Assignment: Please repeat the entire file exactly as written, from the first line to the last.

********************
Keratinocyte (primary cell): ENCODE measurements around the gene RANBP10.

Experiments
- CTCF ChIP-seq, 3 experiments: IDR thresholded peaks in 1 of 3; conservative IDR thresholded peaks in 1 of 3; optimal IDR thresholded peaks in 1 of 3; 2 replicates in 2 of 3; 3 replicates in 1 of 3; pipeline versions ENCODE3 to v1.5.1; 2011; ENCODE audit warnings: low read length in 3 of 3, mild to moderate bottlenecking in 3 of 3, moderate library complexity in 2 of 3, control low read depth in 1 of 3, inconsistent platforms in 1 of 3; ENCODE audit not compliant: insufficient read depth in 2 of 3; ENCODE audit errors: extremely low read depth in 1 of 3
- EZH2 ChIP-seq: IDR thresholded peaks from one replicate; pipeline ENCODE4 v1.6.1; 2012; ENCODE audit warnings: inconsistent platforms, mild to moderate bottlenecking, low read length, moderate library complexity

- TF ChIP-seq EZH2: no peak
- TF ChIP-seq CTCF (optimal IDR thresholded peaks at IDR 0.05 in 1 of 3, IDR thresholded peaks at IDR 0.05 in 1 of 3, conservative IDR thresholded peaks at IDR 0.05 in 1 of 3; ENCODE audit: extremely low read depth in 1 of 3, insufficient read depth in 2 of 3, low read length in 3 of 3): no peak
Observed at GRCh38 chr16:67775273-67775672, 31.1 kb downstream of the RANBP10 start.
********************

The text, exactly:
Keratinocyte (primary cell): ENCODE measurements around the gene RANBP10.

Experiments
- CTCF ChIP-seq, 3 experiments: IDR thresholded peaks in 1 of 3; conservative IDR thresholded peaks in 1 of 3; optimal IDR thresholded peaks in 1 of 3; 2 replicates in 2 of 3; 3 replicates in 1 of 3; pipeline versions ENCODE3 to v1.5.1; 2011; ENCODE audit warnings: low read length in 3 of 3, mild to moderate bottlenecking in 3 of 3, moderate library complexity in 2 of 3, control low read depth in 1 of 3, inconsistent platforms in 1 of 3; ENCODE audit not compliant: insufficient read depth in 2 of 3; ENCODE audit errors: extremely low read depth in 1 of 3
- EZH2 ChIP-seq: IDR thresholded peaks from one replicate; pipeline ENCODE4 v1.6.1; 2012; ENCODE audit warnings: inconsistent platforms, mild to moderate bottlenecking, low read length, moderate library complexity

- TF ChIP-seq EZH2: no peak
- TF ChIP-seq CTCF (optimal IDR thresholded peaks at IDR 0.05 in 1 of 3, IDR thresholded peaks at IDR 0.05 in 1 of 3, conservative IDR thresholded peaks at IDR 0.05 in 1 of 3; ENCODE audit: extremely low read depth in 1 of 3, insufficient read depth in 2 of 3, low read length in 3 of 3): no peak
Observed at GRCh38 chr16:67775273-67775672, 31.1 kb downstream of the RANBP10 start.